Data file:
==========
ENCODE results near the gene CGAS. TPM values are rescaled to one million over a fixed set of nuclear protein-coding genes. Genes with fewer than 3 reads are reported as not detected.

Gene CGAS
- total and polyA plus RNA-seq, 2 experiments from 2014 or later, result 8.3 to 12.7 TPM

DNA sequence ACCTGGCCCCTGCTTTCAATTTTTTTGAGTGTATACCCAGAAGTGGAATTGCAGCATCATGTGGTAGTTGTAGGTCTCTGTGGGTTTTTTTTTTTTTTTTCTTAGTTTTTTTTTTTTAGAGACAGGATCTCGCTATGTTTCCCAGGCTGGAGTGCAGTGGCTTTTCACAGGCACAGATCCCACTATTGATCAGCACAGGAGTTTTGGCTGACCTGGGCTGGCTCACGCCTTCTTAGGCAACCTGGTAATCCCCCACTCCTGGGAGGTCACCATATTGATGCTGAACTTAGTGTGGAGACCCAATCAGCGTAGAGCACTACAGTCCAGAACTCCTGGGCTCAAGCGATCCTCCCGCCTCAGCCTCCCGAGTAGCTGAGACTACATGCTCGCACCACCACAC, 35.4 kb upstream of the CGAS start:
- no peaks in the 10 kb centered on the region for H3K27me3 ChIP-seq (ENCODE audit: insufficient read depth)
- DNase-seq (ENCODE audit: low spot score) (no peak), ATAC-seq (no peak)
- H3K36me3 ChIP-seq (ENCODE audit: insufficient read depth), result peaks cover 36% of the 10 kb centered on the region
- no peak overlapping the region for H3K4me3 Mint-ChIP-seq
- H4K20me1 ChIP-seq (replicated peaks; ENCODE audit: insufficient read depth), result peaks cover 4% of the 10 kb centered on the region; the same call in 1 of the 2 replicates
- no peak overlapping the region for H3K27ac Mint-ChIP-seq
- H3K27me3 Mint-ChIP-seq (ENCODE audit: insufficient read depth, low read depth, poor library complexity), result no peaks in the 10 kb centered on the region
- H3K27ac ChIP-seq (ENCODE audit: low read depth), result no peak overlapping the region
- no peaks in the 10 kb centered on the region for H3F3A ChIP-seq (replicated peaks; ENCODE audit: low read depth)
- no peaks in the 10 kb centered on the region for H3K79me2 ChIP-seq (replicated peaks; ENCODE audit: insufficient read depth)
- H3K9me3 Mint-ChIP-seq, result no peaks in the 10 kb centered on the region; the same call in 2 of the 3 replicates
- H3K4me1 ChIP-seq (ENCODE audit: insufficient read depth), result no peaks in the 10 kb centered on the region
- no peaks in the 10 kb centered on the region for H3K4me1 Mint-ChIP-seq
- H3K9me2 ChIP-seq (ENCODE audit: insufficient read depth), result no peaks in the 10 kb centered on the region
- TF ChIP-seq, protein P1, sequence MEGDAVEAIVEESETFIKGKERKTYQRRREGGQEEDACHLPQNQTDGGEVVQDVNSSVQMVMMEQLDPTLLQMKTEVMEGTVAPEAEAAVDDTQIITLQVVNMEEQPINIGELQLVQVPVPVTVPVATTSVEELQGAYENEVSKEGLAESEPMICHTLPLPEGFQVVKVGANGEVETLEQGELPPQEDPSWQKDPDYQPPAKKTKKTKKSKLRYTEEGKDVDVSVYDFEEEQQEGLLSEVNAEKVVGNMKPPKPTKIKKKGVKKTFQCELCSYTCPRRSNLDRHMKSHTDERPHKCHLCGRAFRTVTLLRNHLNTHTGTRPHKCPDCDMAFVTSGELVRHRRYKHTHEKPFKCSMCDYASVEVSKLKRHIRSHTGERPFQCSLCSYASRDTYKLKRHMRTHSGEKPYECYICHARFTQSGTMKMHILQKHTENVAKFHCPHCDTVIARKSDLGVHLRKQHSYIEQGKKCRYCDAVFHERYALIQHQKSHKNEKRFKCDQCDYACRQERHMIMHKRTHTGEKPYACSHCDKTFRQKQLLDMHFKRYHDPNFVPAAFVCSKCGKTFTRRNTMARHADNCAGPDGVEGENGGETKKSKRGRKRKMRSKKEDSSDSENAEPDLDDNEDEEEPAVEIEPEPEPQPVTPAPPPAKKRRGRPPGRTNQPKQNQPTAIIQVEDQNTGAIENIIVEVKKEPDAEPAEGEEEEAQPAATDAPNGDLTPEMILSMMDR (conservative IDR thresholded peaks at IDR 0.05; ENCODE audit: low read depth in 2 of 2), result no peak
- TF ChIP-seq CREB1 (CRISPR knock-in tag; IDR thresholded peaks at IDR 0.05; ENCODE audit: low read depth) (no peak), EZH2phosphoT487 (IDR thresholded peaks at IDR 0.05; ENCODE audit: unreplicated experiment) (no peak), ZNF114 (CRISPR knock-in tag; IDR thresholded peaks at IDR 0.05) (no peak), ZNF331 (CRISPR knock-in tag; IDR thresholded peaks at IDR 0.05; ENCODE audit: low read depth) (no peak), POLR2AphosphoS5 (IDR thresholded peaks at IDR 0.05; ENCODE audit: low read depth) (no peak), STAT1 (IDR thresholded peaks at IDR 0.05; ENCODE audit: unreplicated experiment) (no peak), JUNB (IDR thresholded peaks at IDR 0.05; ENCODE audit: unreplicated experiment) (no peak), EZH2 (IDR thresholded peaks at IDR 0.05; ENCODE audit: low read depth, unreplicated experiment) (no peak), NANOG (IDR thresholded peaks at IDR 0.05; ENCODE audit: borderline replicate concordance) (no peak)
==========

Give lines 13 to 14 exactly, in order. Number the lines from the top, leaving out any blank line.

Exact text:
- no peaks in the 10 kb centered on the region for H3F3A ChIP-seq (replicated peaks; ENCODE audit: low read depth)
- no peaks in the 10 kb centered on the region for H3K79me2 ChIP-seq (replicated peaks; ENCODE audit: insufficient read depth)